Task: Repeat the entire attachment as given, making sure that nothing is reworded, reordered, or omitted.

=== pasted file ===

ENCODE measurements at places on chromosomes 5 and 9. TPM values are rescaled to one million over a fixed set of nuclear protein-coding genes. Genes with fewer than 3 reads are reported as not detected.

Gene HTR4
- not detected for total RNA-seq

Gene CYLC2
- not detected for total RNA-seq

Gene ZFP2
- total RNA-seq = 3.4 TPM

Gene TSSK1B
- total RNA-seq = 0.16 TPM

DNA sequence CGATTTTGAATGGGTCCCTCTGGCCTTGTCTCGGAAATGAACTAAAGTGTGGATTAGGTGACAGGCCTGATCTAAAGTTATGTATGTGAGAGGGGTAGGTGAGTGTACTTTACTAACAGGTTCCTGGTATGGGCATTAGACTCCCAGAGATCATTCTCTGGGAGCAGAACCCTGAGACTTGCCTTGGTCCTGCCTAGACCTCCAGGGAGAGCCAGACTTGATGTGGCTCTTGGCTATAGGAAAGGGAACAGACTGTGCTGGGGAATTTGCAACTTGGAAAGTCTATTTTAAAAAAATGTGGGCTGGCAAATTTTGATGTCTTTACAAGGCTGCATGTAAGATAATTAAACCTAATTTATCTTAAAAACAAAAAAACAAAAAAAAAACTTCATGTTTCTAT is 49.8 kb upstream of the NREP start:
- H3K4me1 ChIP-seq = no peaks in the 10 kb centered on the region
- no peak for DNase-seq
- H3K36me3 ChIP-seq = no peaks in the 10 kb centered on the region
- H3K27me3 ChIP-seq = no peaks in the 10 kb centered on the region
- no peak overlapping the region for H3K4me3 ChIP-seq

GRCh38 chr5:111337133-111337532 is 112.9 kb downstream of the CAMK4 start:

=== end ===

ENCODE measurements at places on chromosomes 5 and 9. TPM values are rescaled to one million over a fixed set of nuclear protein-coding genes. Genes with fewer than 3 reads are reported as not detected.

Gene HTR4
- not detected for total RNA-seq

Gene CYLC2
- not detected for total RNA-seq

Gene ZFP2
- total RNA-seq = 3.4 TPM

Gene TSSK1B
- total RNA-seq = 0.16 TPM

DNA sequence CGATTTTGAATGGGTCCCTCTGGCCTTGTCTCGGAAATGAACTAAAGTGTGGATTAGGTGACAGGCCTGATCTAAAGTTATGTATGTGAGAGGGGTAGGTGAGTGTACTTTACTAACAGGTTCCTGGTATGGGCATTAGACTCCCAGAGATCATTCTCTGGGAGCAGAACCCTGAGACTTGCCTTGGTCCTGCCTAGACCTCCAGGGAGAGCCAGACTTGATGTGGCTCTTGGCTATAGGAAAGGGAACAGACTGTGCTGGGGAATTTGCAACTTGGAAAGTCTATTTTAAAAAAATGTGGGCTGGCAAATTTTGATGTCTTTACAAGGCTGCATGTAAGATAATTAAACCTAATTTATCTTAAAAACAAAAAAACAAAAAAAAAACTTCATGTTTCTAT is 49.8 kb upstream of the NREP start:
- H3K4me1 ChIP-seq = no peaks in the 10 kb centered on the region
- no peak for DNase-seq
- H3K36me3 ChIP-seq = no peaks in the 10 kb centered on the region
- H3K27me3 ChIP-seq = no peaks in the 10 kb centered on the region
- no peak overlapping the region for H3K4me3 ChIP-seq

GRCh38 chr5:111337133-111337532 is 112.9 kb downstream of the CAMK4 start: